What do smart California capitol staff do when the summer temperatures are high in Sacramento and a High Sierra snowpack melts into the rivers?

They go whitewater rafting, of course.

California legislative staff members from both sides of the aisle recently came together for an educational, active outdoor experience on the South Fork of the American River. Gary Link, director of public policy in Ducks Unlimiteds Western Region and a whitewater guide for 22 years, arranged the trip to showcase the river where James Marshall first discovered gold over a century and a half ago. In addition to learning the basics of whitewater rafting, the group discussed the types of fish and wildlife habitat the American River supports. They also learned about the impacts on waterfowl, the benefits of the river to threatened and endangered species, the renewable energy created to keep homes cool in summer, and the multiple downstream benefits to wildlife, agriculture, and California communities.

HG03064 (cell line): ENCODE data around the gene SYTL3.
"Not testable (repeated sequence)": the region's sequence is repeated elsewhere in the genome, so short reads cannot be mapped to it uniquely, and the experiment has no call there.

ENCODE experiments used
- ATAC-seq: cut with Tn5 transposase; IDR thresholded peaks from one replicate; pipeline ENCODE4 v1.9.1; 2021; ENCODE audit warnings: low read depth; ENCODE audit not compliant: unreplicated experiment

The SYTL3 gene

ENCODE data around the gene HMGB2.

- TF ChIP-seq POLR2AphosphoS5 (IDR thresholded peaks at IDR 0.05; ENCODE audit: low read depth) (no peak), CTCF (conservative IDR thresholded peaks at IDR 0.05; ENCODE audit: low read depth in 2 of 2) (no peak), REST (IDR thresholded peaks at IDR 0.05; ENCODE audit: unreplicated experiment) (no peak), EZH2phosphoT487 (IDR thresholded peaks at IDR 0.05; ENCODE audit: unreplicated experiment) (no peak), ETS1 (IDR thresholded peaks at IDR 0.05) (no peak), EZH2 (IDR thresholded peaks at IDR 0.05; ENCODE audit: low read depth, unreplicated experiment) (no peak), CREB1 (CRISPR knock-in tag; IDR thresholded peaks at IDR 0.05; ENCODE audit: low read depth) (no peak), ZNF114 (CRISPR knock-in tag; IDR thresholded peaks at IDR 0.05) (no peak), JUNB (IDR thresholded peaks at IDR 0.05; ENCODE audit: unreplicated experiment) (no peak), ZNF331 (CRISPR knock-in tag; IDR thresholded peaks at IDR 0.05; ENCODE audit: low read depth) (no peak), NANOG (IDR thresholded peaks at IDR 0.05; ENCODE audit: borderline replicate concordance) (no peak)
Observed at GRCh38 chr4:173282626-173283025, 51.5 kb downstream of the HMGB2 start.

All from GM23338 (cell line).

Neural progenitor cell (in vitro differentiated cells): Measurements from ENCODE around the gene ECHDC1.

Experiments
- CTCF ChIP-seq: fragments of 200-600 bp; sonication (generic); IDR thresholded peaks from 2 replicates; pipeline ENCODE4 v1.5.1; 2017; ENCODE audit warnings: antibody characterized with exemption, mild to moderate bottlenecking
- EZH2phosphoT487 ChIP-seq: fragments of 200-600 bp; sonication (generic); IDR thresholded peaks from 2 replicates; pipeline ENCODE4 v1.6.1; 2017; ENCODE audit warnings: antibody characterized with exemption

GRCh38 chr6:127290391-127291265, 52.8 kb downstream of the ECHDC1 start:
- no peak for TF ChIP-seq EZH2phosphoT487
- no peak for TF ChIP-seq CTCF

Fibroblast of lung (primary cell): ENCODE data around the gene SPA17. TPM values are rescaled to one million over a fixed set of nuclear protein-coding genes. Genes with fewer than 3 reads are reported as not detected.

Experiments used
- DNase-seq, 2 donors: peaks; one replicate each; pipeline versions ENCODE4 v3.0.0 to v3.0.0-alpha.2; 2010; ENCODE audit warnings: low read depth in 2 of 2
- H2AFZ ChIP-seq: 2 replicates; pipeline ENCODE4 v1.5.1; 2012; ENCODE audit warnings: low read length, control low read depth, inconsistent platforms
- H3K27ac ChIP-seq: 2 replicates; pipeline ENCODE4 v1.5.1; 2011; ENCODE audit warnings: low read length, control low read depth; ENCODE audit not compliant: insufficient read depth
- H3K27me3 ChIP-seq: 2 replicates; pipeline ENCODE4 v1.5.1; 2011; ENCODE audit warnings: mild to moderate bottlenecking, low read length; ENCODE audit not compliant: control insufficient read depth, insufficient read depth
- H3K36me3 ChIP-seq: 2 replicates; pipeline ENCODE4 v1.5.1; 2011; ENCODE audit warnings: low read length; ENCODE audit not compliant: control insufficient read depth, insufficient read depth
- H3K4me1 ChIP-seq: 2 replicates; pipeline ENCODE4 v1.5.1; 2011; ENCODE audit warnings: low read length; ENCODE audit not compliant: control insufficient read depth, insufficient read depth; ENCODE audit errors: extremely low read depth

The American River is part of the Central Valley Project Improvement Act, which moves water from the Sierra Nevada to the waterfowl refuges of the Central Valley, where ducks flourish. Capitol staff purchased their tickets to an exciting day on the water, which organizers believe will become an annual forum to highlight the value of riparian habitats for waterfowl, other wildlife, and people.